Getting Started Part 3 - Passing Messages Between App Components

Introduction

In the previous article we looked at using Codon’s settings service to store and retrieve settings. In this article, you look at enabling communication between components in your app.

The code presented herein is located in Sample001 in the Samples repository

Communication between components is an essential aspect of any mildly complex app. By using a weak referencing pub/sub messaging system you can decouple components and reduce the likelihood of memory leaks caused by event subscriptions. Codon’s pub/sub messaging service is an implementation of the IMessenger interface. It allows components in your app to subscribe to message objects of a particular type, and for other components to dispatch those messages. It’s used extensively inside Codon itself for such things as notifying subscribers that a setting has changed.

Understanding the Messenger

Codon’s IMessenger implementation uses an interface based subscription model. You nominate what messages you’d like your class to receive by implementing the IMessageSubscriber<T> interface. The CLR Type of T determines the signature or identity of the message.

NOTE: This declarative approach to message subscription increases transparency because message subscription is visible at the type level.

To receive messages as they are published, a subscriber needs to call the messenger’s Subscribe method.

NOTE: If you derive fromViewModelBase the messenger’s Subscribe method is called for you in the base class constructor.

The Sample’s ` Page1ViewModel class declares a subscription to the ExampleMessage message by implementing the IMessageSubscriber` interface. See Listing 1. Message objects can be POCOs. The `ExampleMessage` class does not derive from a Codon base class.

Behind the scenes, when the ViewModelBase class calls the messenger’s Subscribe method, the messenger creates a weak reference to the view-model and calls the ReceiveMessageAsync(ExampleMessage message) method whenever an ExampleMessage object is published.

TIP: You can unsubscribe from the IMessenger by calling its Unsubscribe method.

Listing 1. Page1ViewModel Implements the IMessageSubscriber interface.

public class Page1ViewModel : ViewModelBase, 
		IMessageSubscriber<ExampleMessage>
    {
...
	public Task ReceiveMessageAsync(ExampleMessage message)
	{
		dialogService.ShowMessageAsync(
			"Received the message.", "Message from App");

		return Task.FromResult<object>(null);
	}
...
}

If an object calls the messenger’s PublishAsync method using an ExampleMessage object as the parameter, the page receives the message.

Dispatch the Message from the View-Model

The Page1ViewModel class contains a PublishMessageCommand, which is bound to a button in the view.

ActionCommand publishMessageCommand;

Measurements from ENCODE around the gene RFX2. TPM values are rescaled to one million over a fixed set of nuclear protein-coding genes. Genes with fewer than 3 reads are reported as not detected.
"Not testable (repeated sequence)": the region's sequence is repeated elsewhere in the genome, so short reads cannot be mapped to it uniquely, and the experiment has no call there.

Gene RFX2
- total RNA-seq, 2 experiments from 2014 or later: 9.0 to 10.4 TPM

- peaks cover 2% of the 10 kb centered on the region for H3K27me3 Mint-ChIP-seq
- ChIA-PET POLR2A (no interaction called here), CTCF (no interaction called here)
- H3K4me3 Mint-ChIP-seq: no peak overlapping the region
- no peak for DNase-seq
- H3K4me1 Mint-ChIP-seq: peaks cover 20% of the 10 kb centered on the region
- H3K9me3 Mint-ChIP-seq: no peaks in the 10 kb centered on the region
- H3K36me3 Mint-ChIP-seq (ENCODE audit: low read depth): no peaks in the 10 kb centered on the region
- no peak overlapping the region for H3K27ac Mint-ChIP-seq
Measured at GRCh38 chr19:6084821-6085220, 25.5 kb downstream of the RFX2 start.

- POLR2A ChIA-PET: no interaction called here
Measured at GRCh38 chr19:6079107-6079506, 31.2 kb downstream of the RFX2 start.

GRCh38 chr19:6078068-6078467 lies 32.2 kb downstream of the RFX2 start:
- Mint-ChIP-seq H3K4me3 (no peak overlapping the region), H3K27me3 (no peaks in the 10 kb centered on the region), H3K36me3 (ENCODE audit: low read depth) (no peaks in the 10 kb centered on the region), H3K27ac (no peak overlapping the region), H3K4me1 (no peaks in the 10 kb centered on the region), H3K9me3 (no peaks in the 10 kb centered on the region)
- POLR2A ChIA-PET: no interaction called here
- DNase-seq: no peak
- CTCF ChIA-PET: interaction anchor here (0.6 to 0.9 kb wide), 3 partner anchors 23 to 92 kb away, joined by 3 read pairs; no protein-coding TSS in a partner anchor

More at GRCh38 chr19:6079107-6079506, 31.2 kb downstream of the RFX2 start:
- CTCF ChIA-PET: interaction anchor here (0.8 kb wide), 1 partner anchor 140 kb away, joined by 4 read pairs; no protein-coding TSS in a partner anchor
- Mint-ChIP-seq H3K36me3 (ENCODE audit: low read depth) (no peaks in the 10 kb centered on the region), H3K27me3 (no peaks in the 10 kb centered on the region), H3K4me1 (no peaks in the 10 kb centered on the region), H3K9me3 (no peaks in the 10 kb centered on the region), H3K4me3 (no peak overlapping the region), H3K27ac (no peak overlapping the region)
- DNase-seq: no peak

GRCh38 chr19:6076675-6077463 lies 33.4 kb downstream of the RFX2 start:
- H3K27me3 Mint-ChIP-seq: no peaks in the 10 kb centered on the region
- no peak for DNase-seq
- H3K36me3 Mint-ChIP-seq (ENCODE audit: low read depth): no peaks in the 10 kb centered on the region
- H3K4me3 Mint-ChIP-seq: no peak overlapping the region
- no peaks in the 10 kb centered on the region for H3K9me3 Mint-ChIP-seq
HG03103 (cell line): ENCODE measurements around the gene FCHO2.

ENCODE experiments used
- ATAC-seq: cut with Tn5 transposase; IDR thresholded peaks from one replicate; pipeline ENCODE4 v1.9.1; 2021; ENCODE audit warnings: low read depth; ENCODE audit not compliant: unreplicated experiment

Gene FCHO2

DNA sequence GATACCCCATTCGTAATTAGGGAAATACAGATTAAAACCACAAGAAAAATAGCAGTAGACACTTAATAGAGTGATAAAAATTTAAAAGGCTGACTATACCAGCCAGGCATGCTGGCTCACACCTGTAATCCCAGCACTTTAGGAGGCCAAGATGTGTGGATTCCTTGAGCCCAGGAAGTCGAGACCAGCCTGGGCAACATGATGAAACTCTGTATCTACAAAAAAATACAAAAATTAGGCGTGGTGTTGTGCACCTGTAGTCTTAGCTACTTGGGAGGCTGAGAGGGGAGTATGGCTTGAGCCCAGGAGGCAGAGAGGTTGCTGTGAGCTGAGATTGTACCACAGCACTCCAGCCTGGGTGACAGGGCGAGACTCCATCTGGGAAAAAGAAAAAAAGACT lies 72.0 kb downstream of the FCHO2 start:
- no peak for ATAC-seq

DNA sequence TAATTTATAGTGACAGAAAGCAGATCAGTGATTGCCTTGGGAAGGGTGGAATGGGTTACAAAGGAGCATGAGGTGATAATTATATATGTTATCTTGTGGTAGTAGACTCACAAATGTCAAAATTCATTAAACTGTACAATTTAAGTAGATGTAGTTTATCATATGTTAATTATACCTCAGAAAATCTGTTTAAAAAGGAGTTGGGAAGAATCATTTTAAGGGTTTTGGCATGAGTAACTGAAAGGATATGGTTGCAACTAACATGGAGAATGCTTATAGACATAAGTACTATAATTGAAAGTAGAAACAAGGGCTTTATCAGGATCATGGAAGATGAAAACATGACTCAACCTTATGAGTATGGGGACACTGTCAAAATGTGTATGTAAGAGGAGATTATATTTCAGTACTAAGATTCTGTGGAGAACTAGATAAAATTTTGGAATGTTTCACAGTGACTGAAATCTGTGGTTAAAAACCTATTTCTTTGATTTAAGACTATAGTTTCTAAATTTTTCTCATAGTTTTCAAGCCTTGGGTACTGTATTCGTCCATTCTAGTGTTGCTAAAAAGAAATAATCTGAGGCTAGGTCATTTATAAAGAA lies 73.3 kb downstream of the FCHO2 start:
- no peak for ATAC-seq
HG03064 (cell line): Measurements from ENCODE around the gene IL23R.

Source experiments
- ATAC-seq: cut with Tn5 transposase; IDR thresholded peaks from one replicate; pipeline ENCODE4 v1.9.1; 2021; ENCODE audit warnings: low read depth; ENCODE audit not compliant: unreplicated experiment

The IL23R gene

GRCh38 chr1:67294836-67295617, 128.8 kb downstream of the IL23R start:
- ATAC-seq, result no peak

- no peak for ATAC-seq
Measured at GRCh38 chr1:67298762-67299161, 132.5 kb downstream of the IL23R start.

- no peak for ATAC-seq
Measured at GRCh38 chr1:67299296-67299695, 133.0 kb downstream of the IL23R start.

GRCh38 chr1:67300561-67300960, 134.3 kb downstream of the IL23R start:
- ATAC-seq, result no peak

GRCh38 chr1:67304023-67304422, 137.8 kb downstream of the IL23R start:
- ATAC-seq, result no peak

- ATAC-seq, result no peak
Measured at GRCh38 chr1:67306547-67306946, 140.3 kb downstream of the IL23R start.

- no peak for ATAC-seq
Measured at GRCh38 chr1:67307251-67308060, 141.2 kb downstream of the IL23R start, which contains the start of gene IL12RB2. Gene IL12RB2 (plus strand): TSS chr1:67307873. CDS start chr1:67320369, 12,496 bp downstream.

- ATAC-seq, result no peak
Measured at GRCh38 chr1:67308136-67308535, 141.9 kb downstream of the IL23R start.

public ICommand PublishMessageCommand => publishMessageCommand 
?? (publishMessageCommand = new ActionCommand(PublishMessage));

When the button is tap/clicked, the PublishMessage method is called. See Listing 2.

The ViewModelBase class contains a Messenger, which means we don’t need to use the dependency injection to retrieve it.

NOTE: PublishAsync is an awaitable method, which is useful, for example, if your message object contains a property allowing an action to be cancelled. Codon has some prebaked messages to use for this purpose. An example of which is the CancellableMessageBase class.

NOTE: It is not necessary to derive message classes from a base class. POCOs are fine.

Listing 2: Page1ViewModel PublishMessage method.

void PublishMessage(object arg)
{
	Messenger.PublishAsync(new ExampleMessage(), true);
}

Tapping the Publish Message button on Page 1 dispatches the message, and it is received within the same view-model. See Figure 1. Although pointless, it demonstrates how to send and receive a message. You wouldn’t ordinarily subscribe to a message that is only dispatched from the same class.

Dialog confirming message received

Figure 1. Dialog box confirms message received.

Pro Tip: Some classes in Codon, such as the Messenger and ActionCommand classes implement a global exception handling system. By default, if an exception is raised by one of these classes, the default exception handler class, LoggingExceptionHandler, logs the exception and request that the exception be rethrown. This alleviates the need to wrap all code blocks in try/catch blocks.

NOTE: While UWP and WPF have the means to catch unhandled exceptions, the same is not true for Android. If there’s an unhandled exception in your Android app, the OS will terminate it. It is recommended that you implement your own IExceptionHandler and register it with the IoC container, like so:

Dependency.Register<IExceptionHandler>(() => new MyExceptionHandler(), true);

Conclusion

In this article, you looked at enabling communication between components using the Messenger class. In the next part, you look at navigating between pages using the navigation service